Our mandate clearly provided the trial court with the discretion, after a trial on the merits, to make any adjustments it deemed necessary concerning its order and we see no abuse of that discretion. The court, in balancing the equities, exercised its authority to vacate its previous order and our mandate in the previous appeal in no way limited its authority to make such a decision.
Lastly, appellee posits that the circuit court erroneously granted appellant a divorce based on a two-year separation when it was appellee, not appellant, who
The court's order granted appellant an absolute divorce on the ground of a two-year separation. F.L. § 7-103(a)(5). As observed, supra, the court was clear that it found that the relationship between the parties had deteriorated long before the couple's separation in April 1994. The court specifically refused to grant appellee a divorce as requested in his counterclaim on grounds of constructive desertion or abandonment. The court stated that it would "accordingly grant the parties a divorce based upon a two-year separation." (Emphasis added.) The court's order, however, grants the divorce only to appellant. While we recognize that it was appellee's witness who corroborated a two-year separation, we do not find any authority that would limit the court's authority to grant only appellee the divorce. Given the deteriorated state of the parties' marriage at the time appellant moved out of the marital home, it is reasonable that the court would grant the original plaintiff in the case the divorce, because at any time prior to that, appellee could have initiated the proceedings. We liken appellee's argument to the one presented in Quigley v. Quigley, 54 Md.App. 45, 456 A.2d 1305 (1983), wherein the appellant complained that she was not granted the divorce on the basis of adultery. We observed:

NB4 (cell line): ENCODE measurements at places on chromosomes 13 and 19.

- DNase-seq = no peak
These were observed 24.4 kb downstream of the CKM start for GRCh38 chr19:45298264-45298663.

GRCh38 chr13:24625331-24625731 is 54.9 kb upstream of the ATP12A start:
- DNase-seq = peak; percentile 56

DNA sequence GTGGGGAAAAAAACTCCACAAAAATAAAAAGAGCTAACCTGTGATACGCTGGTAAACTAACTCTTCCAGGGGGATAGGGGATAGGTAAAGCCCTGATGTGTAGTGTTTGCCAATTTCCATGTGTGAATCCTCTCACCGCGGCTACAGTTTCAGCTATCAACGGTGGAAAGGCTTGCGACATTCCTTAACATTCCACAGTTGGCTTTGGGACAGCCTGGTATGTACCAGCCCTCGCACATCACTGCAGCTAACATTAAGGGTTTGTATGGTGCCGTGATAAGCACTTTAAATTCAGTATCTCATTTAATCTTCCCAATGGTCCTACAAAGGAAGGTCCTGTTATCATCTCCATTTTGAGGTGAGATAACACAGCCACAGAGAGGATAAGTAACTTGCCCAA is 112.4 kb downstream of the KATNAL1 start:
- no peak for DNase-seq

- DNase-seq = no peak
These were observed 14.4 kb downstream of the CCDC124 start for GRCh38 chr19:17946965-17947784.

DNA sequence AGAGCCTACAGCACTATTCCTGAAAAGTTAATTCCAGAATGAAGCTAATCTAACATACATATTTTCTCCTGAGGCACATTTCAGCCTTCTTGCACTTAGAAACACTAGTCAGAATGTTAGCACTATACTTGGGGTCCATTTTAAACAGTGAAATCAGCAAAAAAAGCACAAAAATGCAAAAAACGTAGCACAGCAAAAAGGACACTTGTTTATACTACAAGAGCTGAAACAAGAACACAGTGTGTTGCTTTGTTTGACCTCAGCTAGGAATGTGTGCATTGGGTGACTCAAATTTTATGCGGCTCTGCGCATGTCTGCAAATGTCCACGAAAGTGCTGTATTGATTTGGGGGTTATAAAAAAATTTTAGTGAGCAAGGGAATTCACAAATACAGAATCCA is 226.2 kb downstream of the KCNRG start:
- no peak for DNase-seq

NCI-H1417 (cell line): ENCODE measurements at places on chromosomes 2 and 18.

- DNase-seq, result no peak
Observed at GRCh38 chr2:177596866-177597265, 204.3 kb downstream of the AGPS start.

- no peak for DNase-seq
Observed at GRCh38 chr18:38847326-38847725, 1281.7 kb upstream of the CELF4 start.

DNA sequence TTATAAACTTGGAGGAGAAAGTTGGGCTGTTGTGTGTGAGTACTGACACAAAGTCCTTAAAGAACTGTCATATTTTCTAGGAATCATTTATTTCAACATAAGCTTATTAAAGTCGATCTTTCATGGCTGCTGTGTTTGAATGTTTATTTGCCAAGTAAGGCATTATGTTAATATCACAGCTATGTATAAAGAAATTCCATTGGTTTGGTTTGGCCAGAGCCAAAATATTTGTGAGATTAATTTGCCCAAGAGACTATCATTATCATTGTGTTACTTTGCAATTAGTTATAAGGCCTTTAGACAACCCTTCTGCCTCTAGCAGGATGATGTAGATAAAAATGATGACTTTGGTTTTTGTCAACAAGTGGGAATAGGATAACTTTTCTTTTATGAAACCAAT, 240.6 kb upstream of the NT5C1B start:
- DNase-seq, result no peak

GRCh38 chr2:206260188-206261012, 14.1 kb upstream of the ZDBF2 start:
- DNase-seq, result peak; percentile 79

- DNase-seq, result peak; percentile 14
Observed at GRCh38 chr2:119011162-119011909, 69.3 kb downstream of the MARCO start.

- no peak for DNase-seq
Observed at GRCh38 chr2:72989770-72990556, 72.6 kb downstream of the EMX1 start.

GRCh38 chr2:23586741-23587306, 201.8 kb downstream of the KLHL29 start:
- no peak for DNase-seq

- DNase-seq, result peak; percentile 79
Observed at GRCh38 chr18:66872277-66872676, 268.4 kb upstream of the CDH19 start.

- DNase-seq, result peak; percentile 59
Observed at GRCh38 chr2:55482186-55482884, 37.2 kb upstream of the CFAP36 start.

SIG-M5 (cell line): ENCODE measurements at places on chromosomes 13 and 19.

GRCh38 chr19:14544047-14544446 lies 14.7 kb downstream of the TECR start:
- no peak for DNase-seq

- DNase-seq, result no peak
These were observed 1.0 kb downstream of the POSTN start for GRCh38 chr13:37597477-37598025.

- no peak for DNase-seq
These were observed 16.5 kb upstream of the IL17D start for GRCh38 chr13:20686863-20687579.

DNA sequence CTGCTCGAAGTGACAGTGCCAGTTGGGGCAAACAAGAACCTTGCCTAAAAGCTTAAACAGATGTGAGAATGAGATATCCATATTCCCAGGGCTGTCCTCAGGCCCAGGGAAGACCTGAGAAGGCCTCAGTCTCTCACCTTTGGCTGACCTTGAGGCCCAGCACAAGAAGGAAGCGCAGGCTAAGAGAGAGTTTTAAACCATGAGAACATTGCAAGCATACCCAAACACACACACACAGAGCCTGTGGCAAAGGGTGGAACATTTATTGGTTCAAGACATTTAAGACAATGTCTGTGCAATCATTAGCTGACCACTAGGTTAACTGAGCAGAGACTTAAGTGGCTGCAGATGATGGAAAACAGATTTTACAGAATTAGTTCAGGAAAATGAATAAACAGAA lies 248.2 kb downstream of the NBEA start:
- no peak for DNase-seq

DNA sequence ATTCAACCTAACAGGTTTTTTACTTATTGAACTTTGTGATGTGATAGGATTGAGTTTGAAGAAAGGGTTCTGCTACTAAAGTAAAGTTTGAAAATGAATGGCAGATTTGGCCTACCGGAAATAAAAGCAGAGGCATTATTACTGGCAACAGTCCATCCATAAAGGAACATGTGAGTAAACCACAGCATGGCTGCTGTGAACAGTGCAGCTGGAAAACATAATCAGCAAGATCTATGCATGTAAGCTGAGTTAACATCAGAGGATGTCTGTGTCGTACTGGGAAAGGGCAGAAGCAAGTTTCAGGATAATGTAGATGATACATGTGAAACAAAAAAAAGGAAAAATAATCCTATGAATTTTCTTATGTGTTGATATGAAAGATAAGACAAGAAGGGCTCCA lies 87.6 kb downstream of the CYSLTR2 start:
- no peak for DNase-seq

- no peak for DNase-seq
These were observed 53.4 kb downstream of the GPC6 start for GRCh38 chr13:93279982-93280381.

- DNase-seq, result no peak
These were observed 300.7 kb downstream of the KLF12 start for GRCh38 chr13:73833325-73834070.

Id. at 49, 456 A.2d 1305.
While appellee's contention that the court erred in granting appellant the divorce is not based on the argument that there was a more justifiable ground, we see his argument as a circular one and one based on preference, rather than substance. He cites no authority for the proposition that, because his witness presented the corroborating evidence, he alone is entitled to be granted the divorce. The one-year separation and two-year separation grounds for divorce, as codified in F.L. § 7-103(a)(3) and(5), both provide a means for the parties to obtain a divorce without regard to fault. Aronson v. Aronson, 115 Md.App. 78, 98, 691 A.2d 785, cert. denied, 346 Md. 371, 697 A.2d 111 (1997). We do not see the court's decision to grant the divorce based on the no-fault grounds of a two-year separation to appellant as an abuse of discretion and, accordingly, the trial court's order granting appellant the divorce shall stand.